Paul took his hand away. Maybe you’d better look then,” he said.

    The stewardess looked–and found Paul and the original occupant sleeping contentedly at opposite ends of the berth. In the dark, half-asleep, Paul had missed his own berth and crawled into the next one, and neither he nor the woman had been awakened by the search in the aisle outside.



    Finally, Paul, too, was dressed, and the five Brinkmans sat restlessly in their seats. In a few minutes, the plane would be landing in London; in a few minutes, Paul thought, he would be seeing Jeanne again. Nothing could happen now.

    “Daddy,” Michael said, “I feel awfully sick.”

    “Daddy,” Timothy said, “I think I do, too.”

    Paul and Jeanne didn’t know it then, but it was an apt beginning for this trip.

    The necessity for this family honeymoon came about after Jeanne finished “Man without a Star” at Universal-International. She dyed her red hair black and went to Europe for “Gentlemen Marry Brunettes,” expecting to return home by Thanksgiving. She didn’t, and the shooting dragged on into December. Suddenly she realized that they would not be finished by Christmas. And Christmas without the family was impossible. So on that gray December day she waited at the airport. If she could not go home for Christmas, her family would come to her.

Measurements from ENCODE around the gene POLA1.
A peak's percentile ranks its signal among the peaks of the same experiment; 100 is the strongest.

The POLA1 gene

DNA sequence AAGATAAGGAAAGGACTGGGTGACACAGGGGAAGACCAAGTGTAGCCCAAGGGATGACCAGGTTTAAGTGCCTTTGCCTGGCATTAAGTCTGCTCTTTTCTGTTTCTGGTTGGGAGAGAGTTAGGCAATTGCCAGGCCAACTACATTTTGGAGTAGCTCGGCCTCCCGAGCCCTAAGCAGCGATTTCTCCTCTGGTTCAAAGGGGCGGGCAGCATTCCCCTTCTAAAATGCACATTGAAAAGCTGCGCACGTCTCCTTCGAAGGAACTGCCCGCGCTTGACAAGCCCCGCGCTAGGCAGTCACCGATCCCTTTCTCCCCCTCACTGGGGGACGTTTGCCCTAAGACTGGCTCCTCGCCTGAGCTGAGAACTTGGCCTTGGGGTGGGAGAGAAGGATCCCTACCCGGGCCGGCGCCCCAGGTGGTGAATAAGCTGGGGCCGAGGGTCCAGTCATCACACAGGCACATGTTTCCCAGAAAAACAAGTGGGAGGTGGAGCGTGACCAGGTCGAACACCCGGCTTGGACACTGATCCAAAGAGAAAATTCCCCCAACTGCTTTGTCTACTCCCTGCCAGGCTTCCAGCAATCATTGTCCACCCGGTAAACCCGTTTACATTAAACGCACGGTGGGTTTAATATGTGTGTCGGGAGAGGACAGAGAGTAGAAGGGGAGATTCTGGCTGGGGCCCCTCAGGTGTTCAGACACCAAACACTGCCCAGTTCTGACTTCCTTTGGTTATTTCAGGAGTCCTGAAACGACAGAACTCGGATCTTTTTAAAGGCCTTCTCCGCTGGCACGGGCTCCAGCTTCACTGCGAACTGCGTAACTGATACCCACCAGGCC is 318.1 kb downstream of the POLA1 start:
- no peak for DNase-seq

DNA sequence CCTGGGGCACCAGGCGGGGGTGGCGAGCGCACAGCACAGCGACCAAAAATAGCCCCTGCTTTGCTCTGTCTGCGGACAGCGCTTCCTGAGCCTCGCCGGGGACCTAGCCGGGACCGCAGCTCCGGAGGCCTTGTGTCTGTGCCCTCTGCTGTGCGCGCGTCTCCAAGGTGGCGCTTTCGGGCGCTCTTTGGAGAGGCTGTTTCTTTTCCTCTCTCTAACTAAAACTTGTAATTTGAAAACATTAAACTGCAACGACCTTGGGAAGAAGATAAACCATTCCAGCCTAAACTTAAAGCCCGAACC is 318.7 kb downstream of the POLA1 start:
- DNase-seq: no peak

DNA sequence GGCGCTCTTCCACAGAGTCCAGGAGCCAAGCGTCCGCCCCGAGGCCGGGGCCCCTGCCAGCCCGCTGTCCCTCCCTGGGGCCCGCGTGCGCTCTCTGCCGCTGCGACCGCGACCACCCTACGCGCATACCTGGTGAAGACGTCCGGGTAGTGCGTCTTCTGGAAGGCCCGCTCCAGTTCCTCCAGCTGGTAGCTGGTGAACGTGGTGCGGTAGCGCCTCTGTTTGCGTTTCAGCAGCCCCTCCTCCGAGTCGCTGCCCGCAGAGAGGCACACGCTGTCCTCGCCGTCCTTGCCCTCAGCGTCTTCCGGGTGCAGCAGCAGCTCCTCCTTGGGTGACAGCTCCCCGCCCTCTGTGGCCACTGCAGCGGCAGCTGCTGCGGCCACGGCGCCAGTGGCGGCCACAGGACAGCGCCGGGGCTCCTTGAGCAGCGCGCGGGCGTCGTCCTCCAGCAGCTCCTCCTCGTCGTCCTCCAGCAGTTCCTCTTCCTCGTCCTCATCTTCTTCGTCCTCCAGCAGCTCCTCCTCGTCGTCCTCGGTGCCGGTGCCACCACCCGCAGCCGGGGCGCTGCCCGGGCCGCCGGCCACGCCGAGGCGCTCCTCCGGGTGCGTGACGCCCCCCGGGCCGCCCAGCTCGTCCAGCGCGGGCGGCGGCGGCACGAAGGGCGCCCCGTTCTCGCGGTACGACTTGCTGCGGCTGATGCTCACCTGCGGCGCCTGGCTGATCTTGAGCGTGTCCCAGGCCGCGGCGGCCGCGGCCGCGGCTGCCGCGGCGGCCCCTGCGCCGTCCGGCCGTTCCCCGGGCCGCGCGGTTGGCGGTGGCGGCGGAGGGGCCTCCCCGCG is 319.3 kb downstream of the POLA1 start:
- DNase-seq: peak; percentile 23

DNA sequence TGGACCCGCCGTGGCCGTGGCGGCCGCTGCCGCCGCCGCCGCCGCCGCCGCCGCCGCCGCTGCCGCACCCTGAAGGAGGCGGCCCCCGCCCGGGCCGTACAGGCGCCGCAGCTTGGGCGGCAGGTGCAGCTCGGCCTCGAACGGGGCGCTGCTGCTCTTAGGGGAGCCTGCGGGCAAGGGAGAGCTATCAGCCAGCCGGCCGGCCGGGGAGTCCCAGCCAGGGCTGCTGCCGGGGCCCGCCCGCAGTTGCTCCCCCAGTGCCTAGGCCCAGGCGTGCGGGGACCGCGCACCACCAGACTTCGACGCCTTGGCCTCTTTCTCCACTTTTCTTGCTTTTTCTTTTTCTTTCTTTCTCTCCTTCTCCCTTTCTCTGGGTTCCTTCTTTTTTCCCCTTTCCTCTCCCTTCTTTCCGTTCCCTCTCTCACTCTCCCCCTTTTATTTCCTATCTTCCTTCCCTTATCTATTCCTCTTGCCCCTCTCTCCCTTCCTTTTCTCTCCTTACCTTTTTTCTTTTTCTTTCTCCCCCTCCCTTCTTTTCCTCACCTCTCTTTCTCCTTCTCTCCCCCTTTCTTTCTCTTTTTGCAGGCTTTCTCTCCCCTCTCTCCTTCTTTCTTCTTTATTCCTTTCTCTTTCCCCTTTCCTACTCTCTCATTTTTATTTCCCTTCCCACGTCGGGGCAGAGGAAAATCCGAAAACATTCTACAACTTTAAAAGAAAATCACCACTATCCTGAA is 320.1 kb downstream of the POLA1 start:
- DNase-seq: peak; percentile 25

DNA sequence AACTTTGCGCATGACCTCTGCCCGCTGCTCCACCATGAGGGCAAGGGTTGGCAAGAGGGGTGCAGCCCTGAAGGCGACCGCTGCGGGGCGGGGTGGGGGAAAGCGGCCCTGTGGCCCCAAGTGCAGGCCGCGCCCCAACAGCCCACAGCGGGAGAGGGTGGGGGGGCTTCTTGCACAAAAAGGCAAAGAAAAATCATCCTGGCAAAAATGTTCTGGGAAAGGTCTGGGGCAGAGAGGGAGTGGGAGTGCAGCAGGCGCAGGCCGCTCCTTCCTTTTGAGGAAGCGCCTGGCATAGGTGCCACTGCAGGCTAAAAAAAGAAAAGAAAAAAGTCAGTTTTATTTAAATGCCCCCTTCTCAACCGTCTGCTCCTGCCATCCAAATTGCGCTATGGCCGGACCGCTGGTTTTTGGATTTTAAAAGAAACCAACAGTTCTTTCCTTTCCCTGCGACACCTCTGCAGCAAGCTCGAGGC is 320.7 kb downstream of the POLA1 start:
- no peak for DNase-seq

The plane landed and the first thing Michael said was, “This isn’t London.”

    “Of course it is, darling,” Jeanne said.

    “Can’t be,” joined in Timothy. “The people look like us.”

    When this slight misconception was straightened out, they drove to their rooms at the Dorchester Hotel. Paul and Jeanne thought it would be nice to have an early dinner and go to bed. They were exhausted. But the children, being normal and healthy, were still living on California time. They could not be convinced that just because it was 8:30 in London, it was time to go to bed. For two weeks they stayed on California time and went to bed at one A.M. And, of course, for two weeks they stayed on California mealtime. According to Big Ben, they had breakfast at eleven, lunch at 4:30, dinner at eleven.



    The first night, just before he went to sleep, Paul called to his mother. “We still get bicycles for Christmas,” he asked, “don’t we?”

    Jeanne thought of crating, uncrating, transporting and caring for two bicycles on various stages of the journey from London to California and shuddered. But Michael and Paul had been promised bicycles for Christmas. “we’ll see, dear,” she said. “We’ll look in the toy shops tomorrow.”

    The toy shoos were crowded with things.

    “Here’s something.” Paul showed a beautiful—and light—erector set to his oldest son. “You can make three hundred things with it.”